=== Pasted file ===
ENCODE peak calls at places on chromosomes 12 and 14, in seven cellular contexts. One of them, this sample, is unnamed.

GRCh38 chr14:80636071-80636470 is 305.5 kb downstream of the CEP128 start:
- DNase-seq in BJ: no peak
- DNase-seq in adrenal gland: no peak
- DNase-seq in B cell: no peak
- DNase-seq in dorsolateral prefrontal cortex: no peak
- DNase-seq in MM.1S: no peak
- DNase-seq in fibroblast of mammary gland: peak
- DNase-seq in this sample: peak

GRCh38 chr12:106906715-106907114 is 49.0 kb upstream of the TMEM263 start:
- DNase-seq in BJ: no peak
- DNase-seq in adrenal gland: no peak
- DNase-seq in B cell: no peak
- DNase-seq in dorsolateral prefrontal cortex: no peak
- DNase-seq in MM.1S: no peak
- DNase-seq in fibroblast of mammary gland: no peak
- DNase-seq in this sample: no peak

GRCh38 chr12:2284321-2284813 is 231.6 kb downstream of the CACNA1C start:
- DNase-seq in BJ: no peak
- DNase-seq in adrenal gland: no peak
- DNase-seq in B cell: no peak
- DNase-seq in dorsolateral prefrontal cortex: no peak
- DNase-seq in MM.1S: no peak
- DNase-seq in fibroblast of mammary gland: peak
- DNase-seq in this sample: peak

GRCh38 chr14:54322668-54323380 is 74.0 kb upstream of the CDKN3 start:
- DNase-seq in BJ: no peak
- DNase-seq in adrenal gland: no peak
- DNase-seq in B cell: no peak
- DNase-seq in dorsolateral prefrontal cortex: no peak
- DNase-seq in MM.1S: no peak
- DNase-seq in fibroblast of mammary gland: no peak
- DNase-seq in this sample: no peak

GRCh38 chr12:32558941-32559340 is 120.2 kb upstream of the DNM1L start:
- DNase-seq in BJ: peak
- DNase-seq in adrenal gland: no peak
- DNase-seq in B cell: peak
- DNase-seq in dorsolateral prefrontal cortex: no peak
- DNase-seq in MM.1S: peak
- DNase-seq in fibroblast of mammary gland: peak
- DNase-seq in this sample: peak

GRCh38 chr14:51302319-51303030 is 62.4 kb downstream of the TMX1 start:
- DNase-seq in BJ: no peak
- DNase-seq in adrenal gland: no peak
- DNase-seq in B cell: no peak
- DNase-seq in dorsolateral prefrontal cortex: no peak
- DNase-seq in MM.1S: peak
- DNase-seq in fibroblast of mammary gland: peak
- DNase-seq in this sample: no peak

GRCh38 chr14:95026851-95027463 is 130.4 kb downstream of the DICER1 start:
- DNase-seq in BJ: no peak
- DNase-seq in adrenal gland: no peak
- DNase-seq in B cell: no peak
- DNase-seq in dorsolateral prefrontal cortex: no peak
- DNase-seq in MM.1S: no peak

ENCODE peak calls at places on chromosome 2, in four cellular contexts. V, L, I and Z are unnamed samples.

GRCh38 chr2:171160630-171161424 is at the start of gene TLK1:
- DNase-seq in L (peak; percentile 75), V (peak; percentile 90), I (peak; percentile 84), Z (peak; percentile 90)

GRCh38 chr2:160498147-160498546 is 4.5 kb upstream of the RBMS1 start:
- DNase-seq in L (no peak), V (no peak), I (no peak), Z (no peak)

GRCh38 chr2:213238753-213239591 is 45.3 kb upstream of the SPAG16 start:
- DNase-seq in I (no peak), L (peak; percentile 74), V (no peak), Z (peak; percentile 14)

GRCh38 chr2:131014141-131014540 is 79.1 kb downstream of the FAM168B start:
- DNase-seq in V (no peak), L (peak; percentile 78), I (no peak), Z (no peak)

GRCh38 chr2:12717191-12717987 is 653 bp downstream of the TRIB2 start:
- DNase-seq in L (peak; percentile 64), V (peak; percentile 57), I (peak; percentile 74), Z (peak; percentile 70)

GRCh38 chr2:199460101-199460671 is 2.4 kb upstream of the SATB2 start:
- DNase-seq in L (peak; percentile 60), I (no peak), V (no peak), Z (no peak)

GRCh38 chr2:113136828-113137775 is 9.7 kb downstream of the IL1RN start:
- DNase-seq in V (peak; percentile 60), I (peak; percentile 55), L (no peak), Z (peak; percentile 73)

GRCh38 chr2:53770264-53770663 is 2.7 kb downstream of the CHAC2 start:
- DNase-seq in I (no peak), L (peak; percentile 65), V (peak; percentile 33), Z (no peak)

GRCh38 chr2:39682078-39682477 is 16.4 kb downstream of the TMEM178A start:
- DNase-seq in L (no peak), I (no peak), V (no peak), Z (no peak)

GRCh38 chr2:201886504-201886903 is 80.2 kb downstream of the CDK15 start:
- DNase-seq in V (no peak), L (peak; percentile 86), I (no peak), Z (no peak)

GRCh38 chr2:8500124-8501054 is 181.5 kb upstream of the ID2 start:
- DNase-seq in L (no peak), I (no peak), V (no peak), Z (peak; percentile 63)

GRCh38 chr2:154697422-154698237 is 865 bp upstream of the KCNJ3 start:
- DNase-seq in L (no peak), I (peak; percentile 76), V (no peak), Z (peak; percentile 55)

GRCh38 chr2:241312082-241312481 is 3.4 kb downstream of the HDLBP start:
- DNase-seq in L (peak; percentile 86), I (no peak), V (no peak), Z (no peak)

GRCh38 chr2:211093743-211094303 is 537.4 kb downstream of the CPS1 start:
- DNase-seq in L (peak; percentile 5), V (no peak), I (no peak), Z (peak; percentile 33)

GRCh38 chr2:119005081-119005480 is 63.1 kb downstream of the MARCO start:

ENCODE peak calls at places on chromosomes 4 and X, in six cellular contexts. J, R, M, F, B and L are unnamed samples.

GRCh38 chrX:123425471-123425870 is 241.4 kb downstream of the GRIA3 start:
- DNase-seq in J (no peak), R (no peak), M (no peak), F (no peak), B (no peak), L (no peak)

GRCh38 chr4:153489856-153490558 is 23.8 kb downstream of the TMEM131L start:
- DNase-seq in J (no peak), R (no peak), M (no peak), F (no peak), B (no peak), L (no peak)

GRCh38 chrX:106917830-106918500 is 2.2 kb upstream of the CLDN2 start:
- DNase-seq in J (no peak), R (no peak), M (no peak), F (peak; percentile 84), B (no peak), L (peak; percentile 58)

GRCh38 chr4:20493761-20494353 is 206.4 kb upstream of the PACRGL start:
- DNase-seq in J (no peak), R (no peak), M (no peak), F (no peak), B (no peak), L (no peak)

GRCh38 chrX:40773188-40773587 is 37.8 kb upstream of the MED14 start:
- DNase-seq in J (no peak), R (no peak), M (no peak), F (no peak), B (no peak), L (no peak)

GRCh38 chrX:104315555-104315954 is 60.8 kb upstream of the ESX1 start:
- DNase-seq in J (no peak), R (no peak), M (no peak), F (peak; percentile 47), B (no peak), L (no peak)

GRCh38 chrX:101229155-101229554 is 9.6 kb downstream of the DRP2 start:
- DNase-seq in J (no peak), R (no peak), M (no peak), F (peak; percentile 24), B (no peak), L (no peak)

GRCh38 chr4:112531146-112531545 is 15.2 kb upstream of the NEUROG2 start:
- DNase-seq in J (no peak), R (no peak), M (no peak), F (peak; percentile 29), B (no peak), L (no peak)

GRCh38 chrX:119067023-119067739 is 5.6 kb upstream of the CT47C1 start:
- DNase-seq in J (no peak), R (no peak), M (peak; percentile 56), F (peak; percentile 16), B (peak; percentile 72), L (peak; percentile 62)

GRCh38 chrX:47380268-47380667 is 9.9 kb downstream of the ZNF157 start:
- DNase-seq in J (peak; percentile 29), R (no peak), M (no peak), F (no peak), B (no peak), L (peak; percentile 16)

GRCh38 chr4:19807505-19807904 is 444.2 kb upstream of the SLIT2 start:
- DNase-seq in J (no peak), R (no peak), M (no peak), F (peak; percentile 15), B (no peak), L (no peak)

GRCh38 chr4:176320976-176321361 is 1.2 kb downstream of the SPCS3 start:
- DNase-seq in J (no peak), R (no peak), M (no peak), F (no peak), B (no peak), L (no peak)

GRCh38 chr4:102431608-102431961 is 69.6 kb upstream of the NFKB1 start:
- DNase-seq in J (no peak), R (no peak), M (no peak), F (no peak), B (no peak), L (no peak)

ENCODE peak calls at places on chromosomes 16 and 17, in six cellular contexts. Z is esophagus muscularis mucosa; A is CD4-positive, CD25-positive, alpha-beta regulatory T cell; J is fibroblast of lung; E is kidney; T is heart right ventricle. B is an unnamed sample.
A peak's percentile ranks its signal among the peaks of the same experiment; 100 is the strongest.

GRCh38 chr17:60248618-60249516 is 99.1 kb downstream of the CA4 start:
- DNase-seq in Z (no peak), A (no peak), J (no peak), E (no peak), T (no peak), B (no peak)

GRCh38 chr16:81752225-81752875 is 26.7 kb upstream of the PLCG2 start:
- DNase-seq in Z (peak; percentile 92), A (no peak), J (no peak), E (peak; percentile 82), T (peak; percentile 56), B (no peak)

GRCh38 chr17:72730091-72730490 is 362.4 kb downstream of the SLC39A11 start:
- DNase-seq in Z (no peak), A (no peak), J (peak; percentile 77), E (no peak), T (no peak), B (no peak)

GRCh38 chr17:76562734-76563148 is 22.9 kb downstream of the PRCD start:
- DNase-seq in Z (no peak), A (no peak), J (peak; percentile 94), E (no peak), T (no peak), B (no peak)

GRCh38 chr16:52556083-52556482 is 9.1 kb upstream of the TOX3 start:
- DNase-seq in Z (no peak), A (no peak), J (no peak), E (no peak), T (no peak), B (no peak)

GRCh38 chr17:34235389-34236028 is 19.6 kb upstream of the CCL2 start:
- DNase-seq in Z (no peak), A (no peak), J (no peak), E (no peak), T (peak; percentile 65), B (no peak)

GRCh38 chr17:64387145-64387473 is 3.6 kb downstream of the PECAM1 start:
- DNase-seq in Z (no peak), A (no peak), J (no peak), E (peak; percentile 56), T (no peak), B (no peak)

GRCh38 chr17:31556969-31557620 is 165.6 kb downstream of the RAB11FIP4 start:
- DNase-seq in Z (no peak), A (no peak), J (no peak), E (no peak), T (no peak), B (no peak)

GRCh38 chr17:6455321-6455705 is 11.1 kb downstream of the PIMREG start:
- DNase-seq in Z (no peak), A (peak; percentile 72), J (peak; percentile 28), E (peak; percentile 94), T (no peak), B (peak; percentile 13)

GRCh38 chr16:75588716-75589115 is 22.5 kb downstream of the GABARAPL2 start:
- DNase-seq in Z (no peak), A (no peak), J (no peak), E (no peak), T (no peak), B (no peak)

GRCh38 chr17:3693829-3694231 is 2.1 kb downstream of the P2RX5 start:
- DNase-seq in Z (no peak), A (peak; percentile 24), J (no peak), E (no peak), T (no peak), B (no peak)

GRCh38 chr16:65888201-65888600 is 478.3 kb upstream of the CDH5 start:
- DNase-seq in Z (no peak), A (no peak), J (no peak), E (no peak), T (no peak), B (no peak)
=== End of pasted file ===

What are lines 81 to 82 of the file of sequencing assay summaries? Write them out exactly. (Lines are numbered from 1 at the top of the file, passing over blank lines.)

GRCh38 chr2:241312082-241312481 is 3.4 kb downstream of the HDLBP start:
- DNase-seq in L (peak; percentile 86), I (no peak), V (no peak), Z (no peak)